Classification by IF intensity of immunoglobulin and complement as neg, positive (+) and strong positive (++) group, eGFR, BUN and Crea levels in each group were shown in Table 2. eGFR had the trend to decrease with enhanced IgA IF positive grades(p = 8.99E-4); Crea had trends to decrease with both enhanced IgA and IgG IF intensity grades (p = 2.06E-6, 2.94E-5,respectively). eGFR, BUN and Crea levels had no significantly changes among those groups.
Table 2

Comparison of kidney function among different IF grades of immunoglobulin and complement

Parameters

n

eGFR, ml/min per 1.73m2

Ptrend

Urea, mmol/L

Ptrend

Crea, μmol/L

Ptrend

IgG

Neg

126

89.7(84.1–95.4)

0.054

6.33(5.72–6.94)

0.167

100.7(92.0–109.5)

2.94E-5

+

33

98.9(88.5–109.3)

5.42(4.32–6.51)

85.0(74.6–95.4)

++

77

101.7(96.5–107.0)

5.49(4.98–6.00)

76.0(70.7–81.3)

IgM

Neg

230

95.2(91.4–99.0)

0.359

5.93(5.52–6.33)

0.326

90.0(84.6–95.4)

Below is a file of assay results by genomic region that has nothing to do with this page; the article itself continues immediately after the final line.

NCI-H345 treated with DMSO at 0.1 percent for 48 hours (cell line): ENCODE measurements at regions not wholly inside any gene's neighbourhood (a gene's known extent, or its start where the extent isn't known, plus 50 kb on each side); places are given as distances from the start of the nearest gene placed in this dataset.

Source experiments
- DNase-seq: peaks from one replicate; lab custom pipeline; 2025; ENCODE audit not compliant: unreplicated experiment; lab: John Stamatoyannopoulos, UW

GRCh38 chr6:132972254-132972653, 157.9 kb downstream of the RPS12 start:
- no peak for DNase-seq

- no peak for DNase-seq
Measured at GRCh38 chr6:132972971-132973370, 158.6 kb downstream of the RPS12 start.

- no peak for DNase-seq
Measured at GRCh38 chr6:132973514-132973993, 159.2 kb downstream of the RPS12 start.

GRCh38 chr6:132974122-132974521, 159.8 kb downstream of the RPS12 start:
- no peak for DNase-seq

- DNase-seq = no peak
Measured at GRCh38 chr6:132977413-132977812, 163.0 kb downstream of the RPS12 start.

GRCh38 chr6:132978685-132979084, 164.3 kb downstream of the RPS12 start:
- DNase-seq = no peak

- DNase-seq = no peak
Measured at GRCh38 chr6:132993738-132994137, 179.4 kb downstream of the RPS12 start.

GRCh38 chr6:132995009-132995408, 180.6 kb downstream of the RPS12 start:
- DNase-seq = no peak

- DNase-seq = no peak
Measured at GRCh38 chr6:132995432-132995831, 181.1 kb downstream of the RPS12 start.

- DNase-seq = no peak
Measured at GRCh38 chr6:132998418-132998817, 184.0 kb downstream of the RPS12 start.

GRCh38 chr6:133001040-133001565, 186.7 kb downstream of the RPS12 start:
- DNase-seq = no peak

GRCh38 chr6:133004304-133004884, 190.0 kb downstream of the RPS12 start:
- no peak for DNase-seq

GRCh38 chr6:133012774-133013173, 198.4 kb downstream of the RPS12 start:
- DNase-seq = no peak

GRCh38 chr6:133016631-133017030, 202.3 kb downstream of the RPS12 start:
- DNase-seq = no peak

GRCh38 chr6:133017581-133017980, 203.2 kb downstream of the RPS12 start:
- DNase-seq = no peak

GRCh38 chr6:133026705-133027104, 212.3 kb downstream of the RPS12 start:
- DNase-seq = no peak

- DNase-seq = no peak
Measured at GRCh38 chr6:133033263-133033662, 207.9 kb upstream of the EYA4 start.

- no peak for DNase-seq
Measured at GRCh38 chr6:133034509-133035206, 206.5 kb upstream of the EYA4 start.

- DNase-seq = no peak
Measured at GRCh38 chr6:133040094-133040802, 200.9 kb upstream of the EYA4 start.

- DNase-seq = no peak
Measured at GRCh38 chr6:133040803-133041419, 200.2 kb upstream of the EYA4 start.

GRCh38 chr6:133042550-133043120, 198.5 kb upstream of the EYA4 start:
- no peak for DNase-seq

0.133

+

6

83.6(49.2–117.9)

5.97(4.84–7.09)

107.7(67.2–148.2)

IgA

Neg

139

102.1(98.1–106.1)

8.99E-4

5.75(5.21–6.27)

0.036

77.5(73.7–81.4)

2.06E-6

+

37

75.8(64.6–87.0)

6.34(5.55–7.13)

117.7(101.5–133.8)

++

60

90.1(81.8–98.5)

6.09(5.25–6.93)

103.6(89.1–118.2)

C3

Neg

114

99.4(94.2–104.7)

0.080

5.89(5.29–6.49)

0.269

85.3(78.7–92.0)

0.195

+

108

90.3(84.4–96.2)

6.07(5.49–6.65)

96.1(87.2–104.9)

++

14

94.4(80.8–108.0)

5.18(4.14–6.22)

89.0(64.7–113.4)

C4

Neg

236

94.9(91.2–98.7)

5.93(5.53–6.32)

90.5(85.1–95.8)

Results were shown as mean(95% CI). eGFR was estimated by MDRD formula [1]

IF intensity grades of IgG, IgM,IgA, C3 and C4 were defined as following: Neg: negative, +: positive, ++: strong positive

Furthermore, we analyzed the correlation between eGFR, BUN, Crea levels and serum IgA, IgG levels. As shown in Fig. 2, in all subjects, serum IgA levels were inversely correlated with eGFR(r = − 0.216, p = 0.001) and correlated with Crea levels(r = 0.189, p = 0.004); serum IgG and Crea showed no correlation which were discordance with inverse correltion of IgG IF grade and Crea(r = 0.058,p = 0.379). An additional full parameters correlation analysis was shown as Additional file 1: Table S1.
Fig. 2
Fig. 2

Correlation of serum IgA and IgG level with eGFR and Crea levels

In IgAN cases, not IgA but IgG was correlated to renal function indicators (serum IgG and eGFR: r = − 0.258, p = 0.015; serum IgA and Crea: r = 0.224, p = 0.036). In MN cases, only serum IgA was correlated with eGFR (r = − 0.234, p = 0.020) (Additional file 1: Table S1).